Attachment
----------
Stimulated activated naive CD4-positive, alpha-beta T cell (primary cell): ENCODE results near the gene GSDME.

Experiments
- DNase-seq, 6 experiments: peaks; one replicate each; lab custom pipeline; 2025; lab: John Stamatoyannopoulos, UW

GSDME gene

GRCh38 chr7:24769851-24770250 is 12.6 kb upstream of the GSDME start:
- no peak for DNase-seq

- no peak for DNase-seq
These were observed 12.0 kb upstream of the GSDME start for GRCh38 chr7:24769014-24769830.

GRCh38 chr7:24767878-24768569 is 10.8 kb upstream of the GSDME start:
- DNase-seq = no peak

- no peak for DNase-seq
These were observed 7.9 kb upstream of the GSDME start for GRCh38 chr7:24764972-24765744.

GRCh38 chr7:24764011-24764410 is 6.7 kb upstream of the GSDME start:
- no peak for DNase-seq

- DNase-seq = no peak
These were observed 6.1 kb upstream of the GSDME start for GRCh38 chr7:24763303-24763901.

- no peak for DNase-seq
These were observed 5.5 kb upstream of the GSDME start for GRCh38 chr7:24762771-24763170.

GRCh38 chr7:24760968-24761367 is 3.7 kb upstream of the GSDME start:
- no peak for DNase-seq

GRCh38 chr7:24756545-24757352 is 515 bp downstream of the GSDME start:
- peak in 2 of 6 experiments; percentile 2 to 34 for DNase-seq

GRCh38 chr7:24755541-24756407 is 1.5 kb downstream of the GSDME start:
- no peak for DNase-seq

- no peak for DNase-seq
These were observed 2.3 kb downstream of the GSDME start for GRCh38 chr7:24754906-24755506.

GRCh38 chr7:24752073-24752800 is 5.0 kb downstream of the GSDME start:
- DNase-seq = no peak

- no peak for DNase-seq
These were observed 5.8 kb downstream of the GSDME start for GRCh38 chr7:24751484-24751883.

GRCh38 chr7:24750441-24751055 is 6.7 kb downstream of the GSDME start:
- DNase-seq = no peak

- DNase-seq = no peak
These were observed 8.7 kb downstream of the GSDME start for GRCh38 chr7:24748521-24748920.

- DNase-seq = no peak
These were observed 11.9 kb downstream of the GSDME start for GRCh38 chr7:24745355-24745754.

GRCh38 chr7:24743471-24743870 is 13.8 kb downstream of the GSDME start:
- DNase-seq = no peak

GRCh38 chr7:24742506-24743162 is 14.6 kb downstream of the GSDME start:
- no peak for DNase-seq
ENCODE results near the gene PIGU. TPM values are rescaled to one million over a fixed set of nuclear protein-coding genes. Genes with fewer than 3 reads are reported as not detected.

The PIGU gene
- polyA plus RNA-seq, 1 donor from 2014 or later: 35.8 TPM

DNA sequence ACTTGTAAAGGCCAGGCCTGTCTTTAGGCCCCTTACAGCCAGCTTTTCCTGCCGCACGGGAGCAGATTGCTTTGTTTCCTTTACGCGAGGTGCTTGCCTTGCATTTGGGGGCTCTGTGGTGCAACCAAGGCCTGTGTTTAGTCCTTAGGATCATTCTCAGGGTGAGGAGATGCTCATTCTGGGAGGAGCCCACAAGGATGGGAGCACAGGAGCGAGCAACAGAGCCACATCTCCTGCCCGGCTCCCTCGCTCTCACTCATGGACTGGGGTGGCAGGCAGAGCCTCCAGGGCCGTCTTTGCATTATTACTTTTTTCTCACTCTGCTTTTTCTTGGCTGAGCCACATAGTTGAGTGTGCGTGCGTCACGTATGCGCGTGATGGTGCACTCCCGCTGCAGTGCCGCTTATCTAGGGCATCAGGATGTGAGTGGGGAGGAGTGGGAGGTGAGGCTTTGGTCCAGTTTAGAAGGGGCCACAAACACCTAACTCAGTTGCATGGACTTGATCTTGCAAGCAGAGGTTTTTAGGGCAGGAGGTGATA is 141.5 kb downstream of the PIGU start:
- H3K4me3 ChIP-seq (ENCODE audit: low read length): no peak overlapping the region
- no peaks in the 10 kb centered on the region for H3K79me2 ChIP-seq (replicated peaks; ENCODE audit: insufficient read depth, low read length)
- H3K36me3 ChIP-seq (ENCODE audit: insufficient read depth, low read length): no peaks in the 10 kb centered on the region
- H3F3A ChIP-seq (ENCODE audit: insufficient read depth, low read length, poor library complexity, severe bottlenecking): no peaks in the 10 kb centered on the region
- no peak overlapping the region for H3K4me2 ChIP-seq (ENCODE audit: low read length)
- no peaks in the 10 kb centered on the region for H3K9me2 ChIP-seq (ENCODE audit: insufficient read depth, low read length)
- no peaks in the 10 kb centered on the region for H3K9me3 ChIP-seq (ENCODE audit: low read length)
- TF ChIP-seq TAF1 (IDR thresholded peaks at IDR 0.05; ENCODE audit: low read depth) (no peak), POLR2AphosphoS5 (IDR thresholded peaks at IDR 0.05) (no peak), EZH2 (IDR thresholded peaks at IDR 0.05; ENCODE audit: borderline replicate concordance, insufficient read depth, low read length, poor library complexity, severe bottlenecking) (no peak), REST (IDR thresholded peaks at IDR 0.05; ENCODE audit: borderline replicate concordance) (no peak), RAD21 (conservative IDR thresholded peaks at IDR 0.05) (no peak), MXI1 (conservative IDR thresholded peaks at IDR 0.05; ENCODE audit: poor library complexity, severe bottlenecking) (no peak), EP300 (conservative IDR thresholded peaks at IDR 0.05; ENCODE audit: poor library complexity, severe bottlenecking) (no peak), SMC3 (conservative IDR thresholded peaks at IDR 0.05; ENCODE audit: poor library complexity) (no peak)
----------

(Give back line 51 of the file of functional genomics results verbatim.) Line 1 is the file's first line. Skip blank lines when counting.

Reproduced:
- no peaks in the 10 kb centered on the region for H3K9me3 ChIP-seq (ENCODE audit: low read length)